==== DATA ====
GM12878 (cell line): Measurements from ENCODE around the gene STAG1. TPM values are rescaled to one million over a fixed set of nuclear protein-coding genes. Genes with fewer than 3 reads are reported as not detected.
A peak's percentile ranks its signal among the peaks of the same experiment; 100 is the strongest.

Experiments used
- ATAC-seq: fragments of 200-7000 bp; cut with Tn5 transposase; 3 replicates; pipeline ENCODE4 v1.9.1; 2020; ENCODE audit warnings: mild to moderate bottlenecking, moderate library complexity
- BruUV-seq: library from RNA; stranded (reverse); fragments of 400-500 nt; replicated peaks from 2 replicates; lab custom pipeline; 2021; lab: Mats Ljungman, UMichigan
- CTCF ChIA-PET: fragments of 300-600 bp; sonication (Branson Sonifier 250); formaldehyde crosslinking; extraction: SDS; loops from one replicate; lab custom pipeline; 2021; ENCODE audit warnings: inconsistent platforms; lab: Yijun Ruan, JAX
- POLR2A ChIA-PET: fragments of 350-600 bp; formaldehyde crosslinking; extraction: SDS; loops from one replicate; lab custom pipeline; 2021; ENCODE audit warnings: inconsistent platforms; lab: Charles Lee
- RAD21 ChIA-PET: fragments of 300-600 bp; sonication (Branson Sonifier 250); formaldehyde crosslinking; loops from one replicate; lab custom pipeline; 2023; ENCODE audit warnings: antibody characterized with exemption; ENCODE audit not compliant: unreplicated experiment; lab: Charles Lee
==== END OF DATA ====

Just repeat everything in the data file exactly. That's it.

GM12878 (cell line): Measurements from ENCODE around the gene STAG1. TPM values are rescaled to one million over a fixed set of nuclear protein-coding genes. Genes with fewer than 3 reads are reported as not detected.
A peak's percentile ranks its signal among the peaks of the same experiment; 100 is the strongest.

Experiments used
- ATAC-seq: fragments of 200-7000 bp; cut with Tn5 transposase; 3 replicates; pipeline ENCODE4 v1.9.1; 2020; ENCODE audit warnings: mild to moderate bottlenecking, moderate library complexity
- BruUV-seq: library from RNA; stranded (reverse); fragments of 400-500 nt; replicated peaks from 2 replicates; lab custom pipeline; 2021; lab: Mats Ljungman, UMichigan
- CTCF ChIA-PET: fragments of 300-600 bp; sonication (Branson Sonifier 250); formaldehyde crosslinking; extraction: SDS; loops from one replicate; lab custom pipeline; 2021; ENCODE audit warnings: inconsistent platforms; lab: Yijun Ruan, JAX
- POLR2A ChIA-PET: fragments of 350-600 bp; formaldehyde crosslinking; extraction: SDS; loops from one replicate; lab custom pipeline; 2021; ENCODE audit warnings: inconsistent platforms; lab: Charles Lee
- RAD21 ChIA-PET: fragments of 300-600 bp; sonication (Branson Sonifier 250); formaldehyde crosslinking; loops from one replicate; lab custom pipeline; 2023; ENCODE audit warnings: antibody characterized with exemption; ENCODE audit not compliant: unreplicated experiment; lab: Charles Lee